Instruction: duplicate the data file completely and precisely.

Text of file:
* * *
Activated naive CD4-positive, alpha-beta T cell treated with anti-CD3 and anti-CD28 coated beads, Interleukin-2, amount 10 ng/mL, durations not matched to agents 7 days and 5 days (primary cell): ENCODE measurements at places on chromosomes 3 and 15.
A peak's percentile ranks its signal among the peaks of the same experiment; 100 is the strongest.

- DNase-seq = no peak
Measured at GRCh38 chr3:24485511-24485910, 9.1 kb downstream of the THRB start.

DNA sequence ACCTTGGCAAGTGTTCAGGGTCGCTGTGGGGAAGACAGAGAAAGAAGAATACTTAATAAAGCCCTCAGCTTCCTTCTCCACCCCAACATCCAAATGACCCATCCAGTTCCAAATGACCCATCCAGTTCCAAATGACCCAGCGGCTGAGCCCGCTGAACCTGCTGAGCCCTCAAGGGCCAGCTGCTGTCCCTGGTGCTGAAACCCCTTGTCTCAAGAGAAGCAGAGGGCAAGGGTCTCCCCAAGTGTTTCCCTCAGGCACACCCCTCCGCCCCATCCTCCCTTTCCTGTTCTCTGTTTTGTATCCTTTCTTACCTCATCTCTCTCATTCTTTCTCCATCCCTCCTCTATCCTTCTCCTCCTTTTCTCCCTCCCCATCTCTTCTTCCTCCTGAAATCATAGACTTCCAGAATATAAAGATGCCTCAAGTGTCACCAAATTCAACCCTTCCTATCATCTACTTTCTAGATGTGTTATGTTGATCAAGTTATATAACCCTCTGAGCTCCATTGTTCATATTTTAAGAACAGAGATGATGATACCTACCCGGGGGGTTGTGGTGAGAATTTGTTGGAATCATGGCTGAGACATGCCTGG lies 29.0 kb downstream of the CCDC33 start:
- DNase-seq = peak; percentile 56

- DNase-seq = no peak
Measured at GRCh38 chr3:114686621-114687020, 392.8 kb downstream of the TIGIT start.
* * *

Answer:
Activated naive CD4-positive, alpha-beta T cell treated with anti-CD3 and anti-CD28 coated beads, Interleukin-2, amount 10 ng/mL, durations not matched to agents 7 days and 5 days (primary cell): ENCODE measurements at places on chromosomes 3 and 15.
A peak's percentile ranks its signal among the peaks of the same experiment; 100 is the strongest.

- DNase-seq = no peak
Measured at GRCh38 chr3:24485511-24485910, 9.1 kb downstream of the THRB start.

DNA sequence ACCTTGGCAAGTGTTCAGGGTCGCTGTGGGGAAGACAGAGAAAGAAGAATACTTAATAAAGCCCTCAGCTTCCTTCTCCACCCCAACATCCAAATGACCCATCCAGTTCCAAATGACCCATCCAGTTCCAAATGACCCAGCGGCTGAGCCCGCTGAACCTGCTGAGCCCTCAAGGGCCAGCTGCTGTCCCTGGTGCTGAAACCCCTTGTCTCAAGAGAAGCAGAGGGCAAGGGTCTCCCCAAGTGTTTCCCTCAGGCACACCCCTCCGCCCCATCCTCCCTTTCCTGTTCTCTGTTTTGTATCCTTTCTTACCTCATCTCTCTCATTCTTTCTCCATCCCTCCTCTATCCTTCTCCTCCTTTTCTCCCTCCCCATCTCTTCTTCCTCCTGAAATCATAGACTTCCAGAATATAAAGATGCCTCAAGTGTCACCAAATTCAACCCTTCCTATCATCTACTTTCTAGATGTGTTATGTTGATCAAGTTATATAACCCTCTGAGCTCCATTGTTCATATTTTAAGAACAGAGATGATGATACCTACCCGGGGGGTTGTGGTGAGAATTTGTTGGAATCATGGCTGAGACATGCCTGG lies 29.0 kb downstream of the CCDC33 start:
- DNase-seq = peak; percentile 56

- DNase-seq = no peak
Measured at GRCh38 chr3:114686621-114687020, 392.8 kb downstream of the TIGIT start.